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  Life   More Features  09 Oct 2018  History through the lens

History through the lens

Published : Oct 9, 2018, 6:44 am IST
Updated : Oct 9, 2018, 6:47 am IST

Among the 103 lots of photographs, the biggest is the 81 carbon print royal portraits by Lala Deen Dayal.

British Army: Indian Mutiny
 British Army: Indian Mutiny

An auction of vintage photographs explores the evolution of the photographic medium over the last 100 years and highlights the progression of socio-political life on the Indian subcontinent.

In a dedicated auction of vintage photographs in India, StoryLTD by Saffronart has brought on board sepia-tinted photographs, albums, single photographs, stereoscopic cards and books that have been gathered from various collectors across India. Titled Fine 19th Century Photographs of India, the online auction puts forth the evolution of the photographic medium of over nearly 100 years and the beauty with which early masters captured India.

Nana Saheb Peshwa of BithoorNana Saheb Peshwa of Bithoor

Beginning today, the online sale features the work of leading early practitioners of photography in the country, including Lala Deen Dayal, Samuel Bourne, and Felice Beato, among others. It was to address the desire among collectors to find the best photographs of historical significance in India, that StoryLTD began to work on the collection that took them more than a year to source.

Hand coloured photographHand coloured photograph

“When we began to develop a curatorial concept for this auction, two possibilities strongly emerged - either organising the narrative thematically or chronologically. Though both had their merits, we decided on a chronological frame comprising various thematic configurations. The auction lots start with the early photographic documentation of the first Indian mutiny, followed by 19th-century photography techniques, ethnographic studies, portraits of royalty, hunting scenes, views of the Durbar, cityscapes, and monuments of India among others,” says Dinesh Vazirani, CEO and co-founder, Saffronart.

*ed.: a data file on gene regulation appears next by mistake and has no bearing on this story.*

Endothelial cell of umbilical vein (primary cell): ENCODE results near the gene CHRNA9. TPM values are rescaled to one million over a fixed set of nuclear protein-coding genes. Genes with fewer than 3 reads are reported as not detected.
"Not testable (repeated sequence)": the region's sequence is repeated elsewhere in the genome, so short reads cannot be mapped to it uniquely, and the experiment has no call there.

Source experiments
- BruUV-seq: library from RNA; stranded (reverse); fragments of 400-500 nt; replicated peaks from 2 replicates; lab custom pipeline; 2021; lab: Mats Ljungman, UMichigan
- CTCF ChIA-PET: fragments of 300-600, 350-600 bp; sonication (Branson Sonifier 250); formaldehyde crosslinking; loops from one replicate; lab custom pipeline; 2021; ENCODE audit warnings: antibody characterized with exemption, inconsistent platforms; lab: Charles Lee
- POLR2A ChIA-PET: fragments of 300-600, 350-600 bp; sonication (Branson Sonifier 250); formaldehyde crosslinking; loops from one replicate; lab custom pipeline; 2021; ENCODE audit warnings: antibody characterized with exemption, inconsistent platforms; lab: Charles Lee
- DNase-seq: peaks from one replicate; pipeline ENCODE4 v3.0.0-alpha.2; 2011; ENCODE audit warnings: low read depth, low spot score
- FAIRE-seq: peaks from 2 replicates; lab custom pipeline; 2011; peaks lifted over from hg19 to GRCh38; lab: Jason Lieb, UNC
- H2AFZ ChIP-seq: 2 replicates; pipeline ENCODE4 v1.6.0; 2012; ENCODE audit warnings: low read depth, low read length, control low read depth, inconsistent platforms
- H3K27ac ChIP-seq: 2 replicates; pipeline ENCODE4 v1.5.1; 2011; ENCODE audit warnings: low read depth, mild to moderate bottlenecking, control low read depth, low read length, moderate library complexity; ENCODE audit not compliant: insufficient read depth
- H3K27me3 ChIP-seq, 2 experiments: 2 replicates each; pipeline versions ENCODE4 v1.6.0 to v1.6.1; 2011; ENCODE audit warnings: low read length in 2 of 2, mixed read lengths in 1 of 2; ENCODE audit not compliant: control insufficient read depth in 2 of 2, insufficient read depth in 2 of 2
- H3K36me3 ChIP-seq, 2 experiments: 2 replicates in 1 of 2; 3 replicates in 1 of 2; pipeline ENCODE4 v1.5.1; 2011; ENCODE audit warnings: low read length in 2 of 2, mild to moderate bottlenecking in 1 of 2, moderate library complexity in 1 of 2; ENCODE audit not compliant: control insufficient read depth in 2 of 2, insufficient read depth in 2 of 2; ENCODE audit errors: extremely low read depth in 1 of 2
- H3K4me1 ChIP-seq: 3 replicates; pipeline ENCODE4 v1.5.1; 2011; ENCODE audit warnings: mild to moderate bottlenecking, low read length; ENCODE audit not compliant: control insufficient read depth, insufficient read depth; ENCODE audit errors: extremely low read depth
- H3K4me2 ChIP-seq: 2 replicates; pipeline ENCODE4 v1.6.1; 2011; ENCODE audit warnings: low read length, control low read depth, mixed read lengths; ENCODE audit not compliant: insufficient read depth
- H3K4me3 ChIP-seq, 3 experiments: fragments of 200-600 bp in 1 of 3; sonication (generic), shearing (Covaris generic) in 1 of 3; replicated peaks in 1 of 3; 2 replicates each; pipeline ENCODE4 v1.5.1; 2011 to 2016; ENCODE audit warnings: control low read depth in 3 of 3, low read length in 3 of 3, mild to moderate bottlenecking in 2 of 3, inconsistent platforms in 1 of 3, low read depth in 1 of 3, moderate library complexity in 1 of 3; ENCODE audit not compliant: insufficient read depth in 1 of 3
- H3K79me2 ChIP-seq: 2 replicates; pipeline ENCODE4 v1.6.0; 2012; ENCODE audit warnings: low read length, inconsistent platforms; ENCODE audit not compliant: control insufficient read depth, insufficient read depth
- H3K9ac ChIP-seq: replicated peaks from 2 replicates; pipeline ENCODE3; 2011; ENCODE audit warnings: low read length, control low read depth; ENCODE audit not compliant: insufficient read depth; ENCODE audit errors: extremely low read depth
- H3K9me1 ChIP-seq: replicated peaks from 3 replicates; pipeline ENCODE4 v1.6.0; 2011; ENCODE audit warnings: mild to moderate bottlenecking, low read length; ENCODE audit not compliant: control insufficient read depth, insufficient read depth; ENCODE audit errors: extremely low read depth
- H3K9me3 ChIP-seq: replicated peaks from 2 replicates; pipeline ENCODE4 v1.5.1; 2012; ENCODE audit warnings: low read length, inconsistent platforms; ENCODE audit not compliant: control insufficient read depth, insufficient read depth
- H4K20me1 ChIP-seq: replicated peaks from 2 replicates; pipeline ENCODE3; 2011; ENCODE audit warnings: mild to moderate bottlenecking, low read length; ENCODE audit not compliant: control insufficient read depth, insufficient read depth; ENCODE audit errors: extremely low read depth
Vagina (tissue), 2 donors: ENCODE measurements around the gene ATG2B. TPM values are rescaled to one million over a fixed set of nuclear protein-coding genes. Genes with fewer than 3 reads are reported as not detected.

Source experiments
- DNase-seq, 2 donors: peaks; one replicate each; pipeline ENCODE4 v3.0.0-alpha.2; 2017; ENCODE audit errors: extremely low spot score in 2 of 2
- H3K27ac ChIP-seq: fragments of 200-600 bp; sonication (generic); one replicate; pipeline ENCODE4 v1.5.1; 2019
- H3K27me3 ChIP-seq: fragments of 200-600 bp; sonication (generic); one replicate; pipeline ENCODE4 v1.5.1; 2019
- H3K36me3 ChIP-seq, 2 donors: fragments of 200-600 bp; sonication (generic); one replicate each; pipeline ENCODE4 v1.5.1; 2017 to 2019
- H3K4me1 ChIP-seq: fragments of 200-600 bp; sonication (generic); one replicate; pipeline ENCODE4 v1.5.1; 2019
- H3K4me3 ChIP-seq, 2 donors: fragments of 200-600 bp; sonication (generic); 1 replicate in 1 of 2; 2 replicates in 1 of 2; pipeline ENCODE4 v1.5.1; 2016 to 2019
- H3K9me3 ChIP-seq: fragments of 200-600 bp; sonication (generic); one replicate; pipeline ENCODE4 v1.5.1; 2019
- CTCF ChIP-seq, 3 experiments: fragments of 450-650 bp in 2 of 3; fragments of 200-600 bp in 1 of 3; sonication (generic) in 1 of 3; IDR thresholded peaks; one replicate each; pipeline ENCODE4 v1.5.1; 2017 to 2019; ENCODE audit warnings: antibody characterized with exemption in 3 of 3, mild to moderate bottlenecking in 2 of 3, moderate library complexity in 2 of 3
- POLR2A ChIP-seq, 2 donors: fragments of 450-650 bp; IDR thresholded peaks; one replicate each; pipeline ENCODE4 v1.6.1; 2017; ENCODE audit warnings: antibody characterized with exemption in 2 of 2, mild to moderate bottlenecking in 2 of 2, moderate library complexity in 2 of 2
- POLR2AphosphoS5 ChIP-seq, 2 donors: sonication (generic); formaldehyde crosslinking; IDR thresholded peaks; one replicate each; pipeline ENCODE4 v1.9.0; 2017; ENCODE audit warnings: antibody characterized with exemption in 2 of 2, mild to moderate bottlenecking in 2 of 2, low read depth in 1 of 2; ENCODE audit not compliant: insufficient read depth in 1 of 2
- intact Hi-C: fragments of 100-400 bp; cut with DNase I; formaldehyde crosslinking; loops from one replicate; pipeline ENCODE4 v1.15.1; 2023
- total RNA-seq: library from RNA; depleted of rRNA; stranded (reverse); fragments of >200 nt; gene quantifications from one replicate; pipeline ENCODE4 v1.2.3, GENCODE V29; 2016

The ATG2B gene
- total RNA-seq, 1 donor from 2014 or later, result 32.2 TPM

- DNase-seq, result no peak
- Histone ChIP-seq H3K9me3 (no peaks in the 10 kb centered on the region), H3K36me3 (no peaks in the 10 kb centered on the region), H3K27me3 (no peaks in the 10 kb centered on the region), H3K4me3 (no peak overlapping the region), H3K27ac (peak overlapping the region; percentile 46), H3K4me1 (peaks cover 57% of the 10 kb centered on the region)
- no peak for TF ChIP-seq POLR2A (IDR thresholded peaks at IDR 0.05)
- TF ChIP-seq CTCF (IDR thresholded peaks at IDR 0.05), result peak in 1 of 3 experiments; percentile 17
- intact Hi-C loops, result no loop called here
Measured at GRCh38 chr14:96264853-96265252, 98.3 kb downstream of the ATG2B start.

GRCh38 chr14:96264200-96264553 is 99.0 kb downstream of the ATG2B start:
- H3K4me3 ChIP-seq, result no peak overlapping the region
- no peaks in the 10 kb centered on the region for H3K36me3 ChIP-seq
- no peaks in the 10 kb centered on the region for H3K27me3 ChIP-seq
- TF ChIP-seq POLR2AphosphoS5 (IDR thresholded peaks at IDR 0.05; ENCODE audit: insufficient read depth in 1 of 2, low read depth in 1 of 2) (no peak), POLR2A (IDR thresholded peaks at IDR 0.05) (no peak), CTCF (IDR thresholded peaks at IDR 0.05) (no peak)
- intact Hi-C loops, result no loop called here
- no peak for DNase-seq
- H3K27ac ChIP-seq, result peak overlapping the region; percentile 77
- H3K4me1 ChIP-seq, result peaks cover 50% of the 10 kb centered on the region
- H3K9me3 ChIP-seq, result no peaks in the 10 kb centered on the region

Silver gelatin print on stereoscopic cardsSilver gelatin print on stereoscopic cards

Among the 103 lots of photographs, the biggest is the 81 carbon print royal portraits by Lala Deen Dayal. Another highlight of the auction is a personally signed album of royal portraits by famous cricketer Maharaja Ranjitsinji. Comprising 70 individual carbon and platinum prints, the album comes with its original red cloth covering and an elaborately bordered gilt. The album reflects the interest shown by the Indian royalty in the medium of photography in the mid-19th century.

Royal potraits by Lala Deen DayalRoyal potraits by Lala Deen Dayal

The auction also brings to collectors the oldest technique of photography - the ambrotype photographs where photos were printed on a glass placed in an ornate mount and a wide collection of stereoscopic cards by Underwood and Underwood that comes with a stereoscopic glass giving viewers a 3D projection.

Dancing girlsDancing girls

On display are also various non-exportable photographs that are more than 100 year old. One such is an albumen print on paper of Nana Sahib Peshwa, a proof that he was captured in Gwalior in 1874. And to vouch for the authenticity of the picture, the curators have provided comparable images by Illustrated Weekly.

Among the monograms and sepias are the hand-coloured photographs where colouring was done on the photograph after its printing.

Dinesh VaziraniDinesh Vazirani

Dinesh tells that photographs by well-known photographers such as Lala Deen Dayal and Colin Murray among others have a particular appeal for young collectors, mirroring their interest in their heritage. “We are seeing a growing interest in historic photography, which is in itself a fading art in the digital age. People are looking to own a piece of history, a record of the past. Vintage photographs are appealing because of their rarity and limited numbers. These photographs are valuable for their uniqueness. We are establishing this as an annual event which collectors can look forward to,” he concludes.

Tags: dinesh vazirani, photographs